Anyone concerned with liturgical reform ought to listen to the critics and not become too comfortable. Baldovin helps us listen to their voices and continue the work of reform thoughtfully and with clear purpose.
Catholic Books Review
By engaging rather than ignoring his critics, the author is more than capable of identifying the successes and limitations of the post-conciliar liturgical reform. The end result is an honest and insightful reflection on the need for further reform-an objective sincerely shared by all those engaged in the renewal of liturgical worship.
John Baldovin's book is a must-read for anyone who is interested in the process of and the prospects for the ongoing reform of the liturgy.
Sewanee Theological Review
Baldovin's work is to be highly recommended. Indeed, any serious future discussion of pastoral liturgical issues will be unable to ignore this excellent analysis of the liturgical status quo.
Irish Theological Quarterly
The book deserves high praise for Baldovin's perspicacity, his commitment to rigorous academic veracity, and his intrepidness.
Anglican Theological Review
This volume is an important contribution . . .
This is an insightful book, well documented, and well thought out. The author truly has provided a service to the wider community, by showing the origins of so many contemporary criticisms and by giving a sound response. I would commend this book to any pastor or anyone involved in the restoration of liturgy in parishes.
. . . [Baldovin's] book remains an important step in the right direction.
In this fine volume, John F. Baldovin has done us a great service. . . . This is a book to read carefully, spend time with, and discuss with colleagues!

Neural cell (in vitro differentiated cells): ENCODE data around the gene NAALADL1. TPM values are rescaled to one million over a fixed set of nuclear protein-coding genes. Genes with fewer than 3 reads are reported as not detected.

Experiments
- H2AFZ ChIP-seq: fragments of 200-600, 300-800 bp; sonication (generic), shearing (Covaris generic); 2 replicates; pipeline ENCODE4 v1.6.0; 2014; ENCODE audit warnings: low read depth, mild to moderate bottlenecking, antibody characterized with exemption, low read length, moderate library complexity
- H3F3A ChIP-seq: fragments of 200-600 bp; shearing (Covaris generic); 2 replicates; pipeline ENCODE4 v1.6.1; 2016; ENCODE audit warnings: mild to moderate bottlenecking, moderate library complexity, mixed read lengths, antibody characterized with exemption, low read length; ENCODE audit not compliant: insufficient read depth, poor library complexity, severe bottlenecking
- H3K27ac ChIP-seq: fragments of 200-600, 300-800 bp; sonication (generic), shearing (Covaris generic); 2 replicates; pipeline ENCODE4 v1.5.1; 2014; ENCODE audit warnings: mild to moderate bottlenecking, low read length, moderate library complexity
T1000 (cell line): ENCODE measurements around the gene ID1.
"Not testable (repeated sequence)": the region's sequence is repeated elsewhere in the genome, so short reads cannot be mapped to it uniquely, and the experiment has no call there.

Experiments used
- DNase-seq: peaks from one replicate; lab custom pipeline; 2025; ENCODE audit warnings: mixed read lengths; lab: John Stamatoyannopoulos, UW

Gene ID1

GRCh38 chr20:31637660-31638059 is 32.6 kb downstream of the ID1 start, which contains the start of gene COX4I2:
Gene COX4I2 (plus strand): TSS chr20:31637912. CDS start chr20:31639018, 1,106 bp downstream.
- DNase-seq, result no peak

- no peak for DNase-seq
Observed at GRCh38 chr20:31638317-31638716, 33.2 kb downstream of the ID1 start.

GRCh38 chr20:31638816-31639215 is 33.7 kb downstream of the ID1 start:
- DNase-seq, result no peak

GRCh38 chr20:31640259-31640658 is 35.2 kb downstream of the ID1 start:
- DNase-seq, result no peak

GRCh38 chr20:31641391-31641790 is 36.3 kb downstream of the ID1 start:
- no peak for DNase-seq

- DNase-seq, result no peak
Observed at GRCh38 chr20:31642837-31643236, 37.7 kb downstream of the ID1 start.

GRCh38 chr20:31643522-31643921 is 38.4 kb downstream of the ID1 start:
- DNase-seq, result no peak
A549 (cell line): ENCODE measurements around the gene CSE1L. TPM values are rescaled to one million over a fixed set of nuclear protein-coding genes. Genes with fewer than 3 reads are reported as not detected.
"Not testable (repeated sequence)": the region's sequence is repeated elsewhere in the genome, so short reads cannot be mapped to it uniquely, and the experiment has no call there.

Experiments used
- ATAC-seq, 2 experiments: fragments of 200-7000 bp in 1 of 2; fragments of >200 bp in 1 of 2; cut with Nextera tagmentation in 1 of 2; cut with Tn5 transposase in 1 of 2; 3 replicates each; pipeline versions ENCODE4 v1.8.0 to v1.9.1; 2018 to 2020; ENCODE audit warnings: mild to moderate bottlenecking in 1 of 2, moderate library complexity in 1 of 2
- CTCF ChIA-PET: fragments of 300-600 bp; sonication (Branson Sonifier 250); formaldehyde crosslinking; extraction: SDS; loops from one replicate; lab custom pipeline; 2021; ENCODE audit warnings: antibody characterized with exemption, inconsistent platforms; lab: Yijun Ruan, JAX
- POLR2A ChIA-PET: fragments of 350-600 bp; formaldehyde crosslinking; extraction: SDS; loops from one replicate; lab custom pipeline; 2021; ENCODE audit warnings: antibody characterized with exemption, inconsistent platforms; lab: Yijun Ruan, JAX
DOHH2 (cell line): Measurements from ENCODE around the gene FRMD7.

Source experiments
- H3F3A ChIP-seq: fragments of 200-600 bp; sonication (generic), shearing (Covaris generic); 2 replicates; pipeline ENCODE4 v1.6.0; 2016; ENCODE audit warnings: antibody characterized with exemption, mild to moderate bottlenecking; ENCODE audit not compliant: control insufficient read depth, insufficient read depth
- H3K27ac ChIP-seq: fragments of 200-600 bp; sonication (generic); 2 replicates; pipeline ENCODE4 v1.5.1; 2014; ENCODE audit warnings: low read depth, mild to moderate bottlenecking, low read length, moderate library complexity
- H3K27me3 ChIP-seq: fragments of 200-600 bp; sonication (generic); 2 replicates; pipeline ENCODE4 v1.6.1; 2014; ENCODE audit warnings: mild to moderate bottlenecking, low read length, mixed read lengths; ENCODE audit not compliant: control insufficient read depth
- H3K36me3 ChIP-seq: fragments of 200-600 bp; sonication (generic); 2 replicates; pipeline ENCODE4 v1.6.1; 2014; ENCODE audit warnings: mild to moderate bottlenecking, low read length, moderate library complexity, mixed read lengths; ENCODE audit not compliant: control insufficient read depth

Baldovin's is an invaluable and lucid analysis. It brings together a great variety of critics and criticisms in a unique way. He exposes the agendas which often lie close to the surface even in some of the most academically rooted critiques. For these reasons this book is of immense benefit to scholars and practitioners alike. . . . Here is a response to the critics by an outstanding scholar. Perhaps it challenges others to engage further with the most compelling critics as liturgical development continues in this new millennium.
. . . a fascinating book, and one that is well worth reading.
Similar to a good mystery novel, Baldovin's newest contribution to both academic and pastoral liturgy is a page-turner. I began reading and couldn't put it down-this is one of the most interesting and insightful books I've read in a long time. Baldovin presents two or more sides of many contentious liturgical issues, among them faithfulness to tradition and the liturgical vision of Vatican II; entertainment vs. christocentric models of celebration; translation, vernacular, and inclusive language; placement of altar and tabernacle and orientation of the presider-celebrant; and liturgical music. His chapter on the theology of Pope Benedict XVI is superb. Writing in his usual studious but conversational style, Baldovin gives us much to think about and challenges us to listen to all sides.
Joyce Ann Zimmerman, CPPS, Director, Institute for Liturgical Ministry, Dayton, Ohio